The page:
Each time a rinsing process begins, a first (1) spray-rinse cycle starts with solution 25 being pumped from reservoir 14 for five seconds by way of outlet pipe 30. Reservoir 14 has the highest contaminated solution stored within the three tanks. This solution is drawn and pumped through valve 36 by means of pump 48, and is sprayed by spray means 54 for 5 seconds over workpiece 55 which is positioned in rinse tank 12. It is important to note at this time that this spray rinsing process also allows for a multiplicity of workpieces or articles to be spray-rinsed when the workpieces or articles are supported in a plating or process barrel that is adapted to be received in spray-rinse tank 12. Solution from rinse tank 12 is then drained (drain cycle A) and pumped by pump 58 through manifold 64, and discharged through open valve 72 as spent solution through outlet line 74 for 10 seconds. It should be understood that at this time all of the other valves are in a closed mode. The spent solution will contain almost all of the residue rinsed off the processed workpiece 55; thus it is either sent to waste or back to the process tank, as mentioned above for a highly contaminated solution.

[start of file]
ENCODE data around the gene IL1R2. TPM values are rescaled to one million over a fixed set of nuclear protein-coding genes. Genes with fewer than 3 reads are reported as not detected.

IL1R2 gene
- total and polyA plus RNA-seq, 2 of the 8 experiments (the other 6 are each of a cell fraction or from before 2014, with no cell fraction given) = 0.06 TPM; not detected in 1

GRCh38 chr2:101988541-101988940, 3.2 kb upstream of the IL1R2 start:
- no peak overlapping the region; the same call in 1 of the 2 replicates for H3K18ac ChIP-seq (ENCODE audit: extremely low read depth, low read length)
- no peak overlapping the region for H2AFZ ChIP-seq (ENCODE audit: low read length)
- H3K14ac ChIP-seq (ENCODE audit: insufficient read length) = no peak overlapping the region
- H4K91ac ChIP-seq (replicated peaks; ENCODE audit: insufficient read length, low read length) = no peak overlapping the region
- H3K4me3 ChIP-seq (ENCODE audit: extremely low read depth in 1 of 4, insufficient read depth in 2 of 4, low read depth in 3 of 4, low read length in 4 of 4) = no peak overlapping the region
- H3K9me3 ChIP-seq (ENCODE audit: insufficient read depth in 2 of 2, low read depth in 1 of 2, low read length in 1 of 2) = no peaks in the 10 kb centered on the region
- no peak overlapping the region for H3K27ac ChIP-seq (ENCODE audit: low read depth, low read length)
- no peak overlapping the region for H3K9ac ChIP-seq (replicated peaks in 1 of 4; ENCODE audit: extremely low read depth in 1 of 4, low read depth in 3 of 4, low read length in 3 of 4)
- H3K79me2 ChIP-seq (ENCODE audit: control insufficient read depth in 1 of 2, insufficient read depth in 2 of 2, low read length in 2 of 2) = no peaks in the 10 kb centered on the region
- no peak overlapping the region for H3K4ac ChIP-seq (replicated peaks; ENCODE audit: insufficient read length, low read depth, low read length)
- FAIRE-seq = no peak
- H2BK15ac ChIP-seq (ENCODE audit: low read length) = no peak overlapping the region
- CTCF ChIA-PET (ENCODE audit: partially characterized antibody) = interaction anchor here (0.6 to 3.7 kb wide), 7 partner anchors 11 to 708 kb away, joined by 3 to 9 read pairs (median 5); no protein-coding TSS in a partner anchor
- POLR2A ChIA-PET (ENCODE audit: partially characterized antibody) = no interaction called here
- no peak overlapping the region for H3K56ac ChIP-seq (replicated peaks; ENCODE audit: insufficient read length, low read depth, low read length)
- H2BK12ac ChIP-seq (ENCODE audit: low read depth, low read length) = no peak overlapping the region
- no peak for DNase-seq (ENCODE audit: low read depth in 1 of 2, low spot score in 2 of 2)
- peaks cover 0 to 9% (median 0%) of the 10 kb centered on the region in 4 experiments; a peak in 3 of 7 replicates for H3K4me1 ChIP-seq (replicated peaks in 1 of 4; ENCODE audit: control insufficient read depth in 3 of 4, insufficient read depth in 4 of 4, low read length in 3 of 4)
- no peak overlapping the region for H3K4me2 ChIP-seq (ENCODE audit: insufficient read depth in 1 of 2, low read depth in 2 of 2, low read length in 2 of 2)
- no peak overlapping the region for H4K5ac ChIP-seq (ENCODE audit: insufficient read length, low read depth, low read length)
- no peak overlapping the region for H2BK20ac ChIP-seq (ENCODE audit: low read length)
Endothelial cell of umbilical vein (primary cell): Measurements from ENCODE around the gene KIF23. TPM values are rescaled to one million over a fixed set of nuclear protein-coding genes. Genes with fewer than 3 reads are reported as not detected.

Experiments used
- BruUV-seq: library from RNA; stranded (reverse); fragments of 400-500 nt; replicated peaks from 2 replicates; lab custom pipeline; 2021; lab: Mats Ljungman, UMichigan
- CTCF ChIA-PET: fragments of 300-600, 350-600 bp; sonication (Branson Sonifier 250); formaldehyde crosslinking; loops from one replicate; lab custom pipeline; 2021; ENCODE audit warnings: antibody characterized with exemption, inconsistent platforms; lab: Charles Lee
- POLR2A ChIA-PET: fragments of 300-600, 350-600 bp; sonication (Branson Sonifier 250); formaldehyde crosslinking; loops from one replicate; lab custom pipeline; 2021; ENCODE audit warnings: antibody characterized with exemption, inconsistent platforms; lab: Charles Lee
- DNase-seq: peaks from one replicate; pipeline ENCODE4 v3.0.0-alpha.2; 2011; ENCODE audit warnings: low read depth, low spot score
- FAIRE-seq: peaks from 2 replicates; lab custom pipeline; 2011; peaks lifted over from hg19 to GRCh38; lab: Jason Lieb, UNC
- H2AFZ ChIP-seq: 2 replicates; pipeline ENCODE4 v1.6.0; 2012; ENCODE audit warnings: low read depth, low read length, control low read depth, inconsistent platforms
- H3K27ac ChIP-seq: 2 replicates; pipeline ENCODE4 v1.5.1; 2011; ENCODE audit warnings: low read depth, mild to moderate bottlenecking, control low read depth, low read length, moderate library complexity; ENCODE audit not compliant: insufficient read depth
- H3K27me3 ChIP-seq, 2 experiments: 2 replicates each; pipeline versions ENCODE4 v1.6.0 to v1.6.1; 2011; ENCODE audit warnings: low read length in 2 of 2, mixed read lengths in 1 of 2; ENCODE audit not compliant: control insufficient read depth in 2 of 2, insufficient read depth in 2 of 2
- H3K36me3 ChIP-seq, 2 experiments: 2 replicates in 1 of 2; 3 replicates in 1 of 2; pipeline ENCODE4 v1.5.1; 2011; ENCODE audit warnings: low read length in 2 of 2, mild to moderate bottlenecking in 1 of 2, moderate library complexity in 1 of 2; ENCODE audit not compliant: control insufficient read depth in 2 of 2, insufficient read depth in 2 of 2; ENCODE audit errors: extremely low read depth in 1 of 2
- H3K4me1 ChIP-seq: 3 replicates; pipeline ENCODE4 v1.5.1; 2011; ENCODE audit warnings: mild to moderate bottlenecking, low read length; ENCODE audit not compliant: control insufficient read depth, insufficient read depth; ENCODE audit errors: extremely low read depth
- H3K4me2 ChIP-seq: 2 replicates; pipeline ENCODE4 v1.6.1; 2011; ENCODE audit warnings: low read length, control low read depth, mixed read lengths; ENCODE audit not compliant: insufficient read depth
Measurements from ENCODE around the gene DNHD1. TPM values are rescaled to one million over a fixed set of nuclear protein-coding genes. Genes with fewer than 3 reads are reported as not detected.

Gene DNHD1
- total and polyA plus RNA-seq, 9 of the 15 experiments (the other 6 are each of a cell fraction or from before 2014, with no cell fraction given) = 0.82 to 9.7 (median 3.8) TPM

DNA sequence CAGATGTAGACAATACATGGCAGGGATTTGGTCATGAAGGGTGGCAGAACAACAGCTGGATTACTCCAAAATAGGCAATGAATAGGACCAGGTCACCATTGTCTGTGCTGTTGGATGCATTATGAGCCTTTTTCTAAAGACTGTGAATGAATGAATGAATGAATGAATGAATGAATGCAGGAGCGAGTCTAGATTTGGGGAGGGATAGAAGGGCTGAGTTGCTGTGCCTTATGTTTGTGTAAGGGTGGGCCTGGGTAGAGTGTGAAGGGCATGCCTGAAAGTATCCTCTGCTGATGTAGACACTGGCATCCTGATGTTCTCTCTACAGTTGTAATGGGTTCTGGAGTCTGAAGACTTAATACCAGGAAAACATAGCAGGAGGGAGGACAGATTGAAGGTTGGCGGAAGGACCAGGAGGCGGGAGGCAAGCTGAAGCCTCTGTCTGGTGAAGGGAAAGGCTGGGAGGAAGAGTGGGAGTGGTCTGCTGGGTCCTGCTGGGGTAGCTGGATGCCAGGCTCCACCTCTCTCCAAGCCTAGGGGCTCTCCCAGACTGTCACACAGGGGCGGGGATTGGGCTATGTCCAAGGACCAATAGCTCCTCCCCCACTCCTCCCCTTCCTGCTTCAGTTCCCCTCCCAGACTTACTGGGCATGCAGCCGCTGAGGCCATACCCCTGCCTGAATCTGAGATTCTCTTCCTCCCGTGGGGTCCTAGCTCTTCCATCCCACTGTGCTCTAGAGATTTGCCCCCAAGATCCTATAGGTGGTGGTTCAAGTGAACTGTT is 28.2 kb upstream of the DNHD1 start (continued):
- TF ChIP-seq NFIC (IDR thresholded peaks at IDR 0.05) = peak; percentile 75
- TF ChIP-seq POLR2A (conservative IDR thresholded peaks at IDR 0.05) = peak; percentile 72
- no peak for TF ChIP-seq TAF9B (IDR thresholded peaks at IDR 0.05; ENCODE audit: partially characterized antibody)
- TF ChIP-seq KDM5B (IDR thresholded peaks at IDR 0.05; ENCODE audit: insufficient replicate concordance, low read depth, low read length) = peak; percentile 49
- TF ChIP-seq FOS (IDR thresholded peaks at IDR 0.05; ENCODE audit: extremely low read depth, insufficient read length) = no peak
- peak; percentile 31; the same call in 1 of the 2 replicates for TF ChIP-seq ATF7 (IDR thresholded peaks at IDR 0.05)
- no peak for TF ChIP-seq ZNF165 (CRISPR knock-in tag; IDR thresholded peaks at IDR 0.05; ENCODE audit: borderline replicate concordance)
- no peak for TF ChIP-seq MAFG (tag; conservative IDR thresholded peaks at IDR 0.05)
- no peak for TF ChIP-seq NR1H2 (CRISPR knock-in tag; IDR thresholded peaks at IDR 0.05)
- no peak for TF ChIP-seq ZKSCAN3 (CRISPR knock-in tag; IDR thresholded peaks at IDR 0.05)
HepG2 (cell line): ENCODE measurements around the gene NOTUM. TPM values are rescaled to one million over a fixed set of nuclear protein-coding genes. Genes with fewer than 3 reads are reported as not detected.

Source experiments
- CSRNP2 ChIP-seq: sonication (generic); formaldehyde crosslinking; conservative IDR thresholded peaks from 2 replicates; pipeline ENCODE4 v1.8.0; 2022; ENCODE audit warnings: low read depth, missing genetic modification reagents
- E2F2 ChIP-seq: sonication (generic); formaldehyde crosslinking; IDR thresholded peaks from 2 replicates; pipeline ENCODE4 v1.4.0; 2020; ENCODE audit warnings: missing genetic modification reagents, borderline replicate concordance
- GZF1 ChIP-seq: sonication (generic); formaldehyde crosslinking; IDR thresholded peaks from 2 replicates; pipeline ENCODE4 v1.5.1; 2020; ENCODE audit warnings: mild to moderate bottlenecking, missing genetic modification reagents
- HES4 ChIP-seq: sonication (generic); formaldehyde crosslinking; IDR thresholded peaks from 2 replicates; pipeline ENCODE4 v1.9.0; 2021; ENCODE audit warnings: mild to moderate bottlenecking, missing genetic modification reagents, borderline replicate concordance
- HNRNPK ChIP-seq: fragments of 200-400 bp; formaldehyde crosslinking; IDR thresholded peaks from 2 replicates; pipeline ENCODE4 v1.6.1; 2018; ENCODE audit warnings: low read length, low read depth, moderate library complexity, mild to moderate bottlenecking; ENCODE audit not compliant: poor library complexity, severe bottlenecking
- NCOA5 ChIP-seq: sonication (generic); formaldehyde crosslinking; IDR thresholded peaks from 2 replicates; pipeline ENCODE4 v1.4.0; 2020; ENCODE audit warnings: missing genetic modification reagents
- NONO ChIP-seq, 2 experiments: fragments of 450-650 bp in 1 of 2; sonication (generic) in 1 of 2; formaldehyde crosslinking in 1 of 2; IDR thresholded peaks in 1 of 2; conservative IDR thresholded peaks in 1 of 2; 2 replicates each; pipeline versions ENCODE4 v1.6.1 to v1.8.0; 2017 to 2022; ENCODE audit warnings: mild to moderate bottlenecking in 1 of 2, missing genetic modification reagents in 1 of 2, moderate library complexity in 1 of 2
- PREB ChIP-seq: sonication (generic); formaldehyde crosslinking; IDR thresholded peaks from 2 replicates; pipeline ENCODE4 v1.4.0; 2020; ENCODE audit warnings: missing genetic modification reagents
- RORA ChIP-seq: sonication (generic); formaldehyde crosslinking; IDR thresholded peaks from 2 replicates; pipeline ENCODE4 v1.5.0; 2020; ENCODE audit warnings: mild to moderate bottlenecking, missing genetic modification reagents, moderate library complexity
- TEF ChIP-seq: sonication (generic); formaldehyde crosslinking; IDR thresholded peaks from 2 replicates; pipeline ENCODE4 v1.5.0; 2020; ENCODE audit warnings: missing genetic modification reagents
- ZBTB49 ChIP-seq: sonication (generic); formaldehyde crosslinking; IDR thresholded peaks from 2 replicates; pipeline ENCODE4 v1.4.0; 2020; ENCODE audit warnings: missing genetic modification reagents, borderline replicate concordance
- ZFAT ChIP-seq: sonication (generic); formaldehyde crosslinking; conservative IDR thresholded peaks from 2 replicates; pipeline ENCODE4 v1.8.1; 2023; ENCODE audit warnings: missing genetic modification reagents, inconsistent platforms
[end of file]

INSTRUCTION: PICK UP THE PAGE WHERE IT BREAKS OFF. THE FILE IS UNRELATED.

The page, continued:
Drain cycle A occurs between the first (1) spray rinse and the second (2) spray rinse. This is referred to as a ten second "OFF" time. That is, valve 36 is closed down until all of the solution for the first spray rinse is drained from rinse tank 12 before valve 38 is opened. The first ten second "OFF" time (See chart of FIG. 2 at A.) allows enough time for the sprayed solution to be emptied from the spray-rinse tank 12. A second spray-rinse cycle begins and sprays workpiece 55 again, but this time valve 72 is closed and valves 36 and 66 are now open, allowing the solution from reservoir 14 to return back to reservoir 14. Valve 36 is at this time placed in an open mode for ten seconds which is indicated at (2) in FIG. 2. Then valve 36 is closed to start the third (3) spray rinse cycle with valve 38 being opened for eight seconds (5+3), the last three seconds remaining in the outlet pipes 42, 46 and 52. This allows the first five seconds of solution 25 from reservoir 16 to be returned to reservoir or tank 14. Then the third (3) rinse cycle is closed down; that is, valve 38 is closed (See B in FIG. 2.) for ten seconds allowing solution 25 to be drained from rinse tank 12. Valve 38 is then returned to an open mode for ten seconds. At the same time valve 68 is opened to start a fourth (4) spray-rinse cycle, whereby solution from tank 16 is returned back to tank 16. When valve 38 is closed, valve 40 is opened for eight seconds (5+3), allowing solution from tank 18 to flow through spray means 54 for a fifth (5) spray rinse into tank 16. Valve 40 is closed down for a third drain cycle C, allowing solution from rinse tank 12 to completely drain into reservoir 18, again allowing the last three seconds of solution to remain in the pipes between valve 40 and spray means 54.